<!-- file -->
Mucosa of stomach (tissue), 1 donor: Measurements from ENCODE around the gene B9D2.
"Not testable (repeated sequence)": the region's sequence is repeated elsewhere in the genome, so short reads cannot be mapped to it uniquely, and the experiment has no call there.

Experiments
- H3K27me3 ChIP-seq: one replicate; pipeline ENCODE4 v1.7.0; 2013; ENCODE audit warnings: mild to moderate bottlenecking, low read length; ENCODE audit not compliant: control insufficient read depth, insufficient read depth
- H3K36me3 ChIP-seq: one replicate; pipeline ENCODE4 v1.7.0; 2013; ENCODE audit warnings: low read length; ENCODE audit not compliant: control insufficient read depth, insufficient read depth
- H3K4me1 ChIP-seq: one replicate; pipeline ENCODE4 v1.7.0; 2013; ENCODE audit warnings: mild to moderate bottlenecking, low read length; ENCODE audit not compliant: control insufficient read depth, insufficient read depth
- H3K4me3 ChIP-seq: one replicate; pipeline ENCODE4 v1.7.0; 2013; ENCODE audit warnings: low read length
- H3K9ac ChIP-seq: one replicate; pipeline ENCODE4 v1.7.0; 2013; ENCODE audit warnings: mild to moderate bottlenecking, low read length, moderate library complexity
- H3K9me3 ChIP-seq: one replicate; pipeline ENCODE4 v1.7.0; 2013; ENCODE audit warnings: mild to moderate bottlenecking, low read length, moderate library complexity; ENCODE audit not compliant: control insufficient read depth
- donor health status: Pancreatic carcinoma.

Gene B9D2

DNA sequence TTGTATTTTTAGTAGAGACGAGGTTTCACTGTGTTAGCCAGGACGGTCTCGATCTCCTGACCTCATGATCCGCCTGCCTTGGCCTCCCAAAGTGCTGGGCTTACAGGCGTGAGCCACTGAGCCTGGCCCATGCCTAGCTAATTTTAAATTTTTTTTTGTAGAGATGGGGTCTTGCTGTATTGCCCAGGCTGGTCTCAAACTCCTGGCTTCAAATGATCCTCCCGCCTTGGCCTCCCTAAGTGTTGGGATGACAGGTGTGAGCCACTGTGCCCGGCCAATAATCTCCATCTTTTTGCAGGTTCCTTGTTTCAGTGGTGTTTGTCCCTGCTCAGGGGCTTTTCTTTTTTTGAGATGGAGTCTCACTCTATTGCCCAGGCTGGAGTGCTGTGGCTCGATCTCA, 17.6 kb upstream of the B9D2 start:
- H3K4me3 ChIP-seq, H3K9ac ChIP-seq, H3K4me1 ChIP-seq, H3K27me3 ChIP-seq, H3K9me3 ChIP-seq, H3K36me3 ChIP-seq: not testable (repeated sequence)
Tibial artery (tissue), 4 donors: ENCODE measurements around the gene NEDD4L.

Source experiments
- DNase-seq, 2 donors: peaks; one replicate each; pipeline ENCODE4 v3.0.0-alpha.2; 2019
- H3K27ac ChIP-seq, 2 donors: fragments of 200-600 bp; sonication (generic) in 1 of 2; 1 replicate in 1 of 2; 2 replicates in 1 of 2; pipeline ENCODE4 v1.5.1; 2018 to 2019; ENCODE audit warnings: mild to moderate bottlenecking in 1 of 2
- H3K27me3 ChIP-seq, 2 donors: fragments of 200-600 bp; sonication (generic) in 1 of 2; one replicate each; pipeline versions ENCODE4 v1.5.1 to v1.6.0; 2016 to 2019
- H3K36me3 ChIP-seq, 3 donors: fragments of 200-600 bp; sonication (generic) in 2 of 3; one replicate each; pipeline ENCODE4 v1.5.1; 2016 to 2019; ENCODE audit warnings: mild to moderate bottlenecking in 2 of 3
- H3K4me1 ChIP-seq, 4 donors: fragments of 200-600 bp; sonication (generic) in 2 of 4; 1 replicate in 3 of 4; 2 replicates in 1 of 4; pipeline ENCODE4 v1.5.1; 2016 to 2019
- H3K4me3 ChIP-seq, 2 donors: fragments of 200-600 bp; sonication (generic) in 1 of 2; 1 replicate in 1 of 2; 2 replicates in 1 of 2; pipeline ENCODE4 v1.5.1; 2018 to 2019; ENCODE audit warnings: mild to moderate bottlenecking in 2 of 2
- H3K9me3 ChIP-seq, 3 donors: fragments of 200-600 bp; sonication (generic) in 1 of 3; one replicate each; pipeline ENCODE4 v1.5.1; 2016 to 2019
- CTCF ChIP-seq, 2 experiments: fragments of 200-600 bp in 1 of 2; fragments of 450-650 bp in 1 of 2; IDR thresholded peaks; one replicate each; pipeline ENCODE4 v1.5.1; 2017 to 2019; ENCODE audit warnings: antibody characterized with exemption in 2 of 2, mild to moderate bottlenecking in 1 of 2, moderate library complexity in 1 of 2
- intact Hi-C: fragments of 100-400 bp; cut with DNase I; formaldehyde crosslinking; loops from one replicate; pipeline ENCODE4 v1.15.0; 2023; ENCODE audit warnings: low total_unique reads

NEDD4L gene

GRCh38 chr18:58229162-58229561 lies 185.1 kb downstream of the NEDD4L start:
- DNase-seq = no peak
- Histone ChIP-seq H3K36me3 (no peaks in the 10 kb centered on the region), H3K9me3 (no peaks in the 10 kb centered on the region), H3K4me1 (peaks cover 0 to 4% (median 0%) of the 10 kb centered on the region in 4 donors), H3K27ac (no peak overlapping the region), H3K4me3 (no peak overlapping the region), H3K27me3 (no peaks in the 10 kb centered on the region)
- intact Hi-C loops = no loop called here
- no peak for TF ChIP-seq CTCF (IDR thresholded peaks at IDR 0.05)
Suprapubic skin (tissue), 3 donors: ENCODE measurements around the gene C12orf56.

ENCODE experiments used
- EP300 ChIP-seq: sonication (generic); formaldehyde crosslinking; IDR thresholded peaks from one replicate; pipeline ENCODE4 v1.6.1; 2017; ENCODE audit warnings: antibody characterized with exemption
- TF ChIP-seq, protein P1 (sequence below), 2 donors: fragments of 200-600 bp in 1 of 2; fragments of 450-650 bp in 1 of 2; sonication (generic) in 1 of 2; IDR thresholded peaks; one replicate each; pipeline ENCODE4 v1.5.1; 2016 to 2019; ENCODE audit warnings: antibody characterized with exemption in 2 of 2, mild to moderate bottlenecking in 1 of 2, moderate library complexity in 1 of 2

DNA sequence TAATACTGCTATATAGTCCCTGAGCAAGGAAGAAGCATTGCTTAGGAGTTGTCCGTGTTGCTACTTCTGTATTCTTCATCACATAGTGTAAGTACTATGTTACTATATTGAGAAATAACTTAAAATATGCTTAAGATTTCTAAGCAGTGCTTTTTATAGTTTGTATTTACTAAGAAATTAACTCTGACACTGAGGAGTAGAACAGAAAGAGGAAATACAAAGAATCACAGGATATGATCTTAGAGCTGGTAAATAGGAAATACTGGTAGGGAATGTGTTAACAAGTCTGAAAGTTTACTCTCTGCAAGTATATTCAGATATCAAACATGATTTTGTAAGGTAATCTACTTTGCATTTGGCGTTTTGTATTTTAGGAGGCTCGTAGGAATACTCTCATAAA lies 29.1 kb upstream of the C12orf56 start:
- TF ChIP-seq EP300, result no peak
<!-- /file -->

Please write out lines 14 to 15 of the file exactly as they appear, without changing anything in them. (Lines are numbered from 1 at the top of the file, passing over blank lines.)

Tibial artery (tissue), 4 donors: ENCODE measurements around the gene NEDD4L.

Source experiments